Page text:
Today we have reached the westernmost point of our voyage, Astoria, Oregon, just inside the mouth of the Columbia River, “the Great River of the West.” Astoria is the oldest American immigrant settlement west of Saint Louis and north of California, where John Jacob Astor sent parties overland from the east and by ship from the south to establish a fur trading post on the west coast of North America. Only a decade after the treacherous mouth of the river was first navigated by American Captain Robert Gray in his ship the Columbia Redivia, and just a few years after Lewis and Clark spent the winter with the Corps of Discovery in nearby Fort Clatsop, the area played a key role in the politics of the early 1800s. The United States, Britain, Spain, and Russia were all vying for territory and influence in order to create lucrative trading relationships with the Indigenous people. Now a popular tourist destination and artist community, as well as a transportation and maritime hub, the colorful history of the city reflects the topsy-turvy world of politics and economy throughout the last two centuries.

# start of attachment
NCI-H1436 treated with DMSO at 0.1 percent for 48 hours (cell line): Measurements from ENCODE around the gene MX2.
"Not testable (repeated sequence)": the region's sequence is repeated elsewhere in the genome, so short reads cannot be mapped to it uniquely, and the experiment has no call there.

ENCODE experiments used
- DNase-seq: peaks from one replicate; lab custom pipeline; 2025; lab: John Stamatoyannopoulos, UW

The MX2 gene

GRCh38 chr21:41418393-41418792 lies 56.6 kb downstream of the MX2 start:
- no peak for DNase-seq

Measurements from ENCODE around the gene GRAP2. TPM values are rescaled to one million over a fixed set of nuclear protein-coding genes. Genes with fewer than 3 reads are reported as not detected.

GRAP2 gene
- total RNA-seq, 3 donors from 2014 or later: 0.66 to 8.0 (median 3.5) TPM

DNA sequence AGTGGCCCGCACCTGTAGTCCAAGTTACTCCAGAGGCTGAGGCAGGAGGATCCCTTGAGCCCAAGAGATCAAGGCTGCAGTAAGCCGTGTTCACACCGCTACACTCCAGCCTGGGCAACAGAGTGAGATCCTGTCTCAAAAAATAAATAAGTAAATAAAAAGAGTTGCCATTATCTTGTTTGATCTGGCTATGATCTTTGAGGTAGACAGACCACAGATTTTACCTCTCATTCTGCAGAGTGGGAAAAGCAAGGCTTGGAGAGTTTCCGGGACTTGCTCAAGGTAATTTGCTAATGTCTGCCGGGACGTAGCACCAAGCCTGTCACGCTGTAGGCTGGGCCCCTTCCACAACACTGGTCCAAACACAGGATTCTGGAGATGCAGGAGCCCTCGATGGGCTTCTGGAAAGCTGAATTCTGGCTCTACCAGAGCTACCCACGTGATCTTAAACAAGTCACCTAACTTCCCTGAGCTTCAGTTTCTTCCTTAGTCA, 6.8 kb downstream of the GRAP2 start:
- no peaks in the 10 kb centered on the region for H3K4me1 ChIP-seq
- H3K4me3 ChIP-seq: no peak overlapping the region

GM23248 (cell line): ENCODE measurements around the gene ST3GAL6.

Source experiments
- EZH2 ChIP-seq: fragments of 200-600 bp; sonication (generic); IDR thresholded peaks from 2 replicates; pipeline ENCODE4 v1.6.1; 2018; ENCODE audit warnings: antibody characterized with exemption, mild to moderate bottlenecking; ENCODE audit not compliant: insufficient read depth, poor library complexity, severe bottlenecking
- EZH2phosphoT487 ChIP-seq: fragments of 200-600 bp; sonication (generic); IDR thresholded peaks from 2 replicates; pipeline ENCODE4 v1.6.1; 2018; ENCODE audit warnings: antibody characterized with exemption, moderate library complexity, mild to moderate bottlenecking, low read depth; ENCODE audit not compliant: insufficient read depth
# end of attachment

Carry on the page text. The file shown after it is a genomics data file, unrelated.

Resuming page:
National Geographic Sea Bird
O! the Joy! Hmm, we needed to rethink that one this morning, as we woke to a rainy and blustery Astoria. What this weather did give us was a taste of historic authenticity in relation to the Corps of Discovery and their experiences here in the winter of 1805-06. Our first activity this morning was amongst the magnificent exhibits of the Columbia River Maritime Museum. This world-class facility tells the story of the mighty Columbia and the treacherous results to mariners when the river shoves against the incoming tides of the Pacific Ocean. As our day progressed, we crossed the Astoria-Megler bridge to the state of Washington. At the Lewis and Clark Interpretive Center the winds continued but the rain subsided, and we enjoyed a sun-drenched afternoon with an option to walk a forest trail down to Waikiki Beach. The sun and sand were a siren to us and we made an additional stop at the North Jetty to get a water-level view of the waves crashing against the rocks of the Cape Disappointment lighthouse. The day turned out anything but disappointing.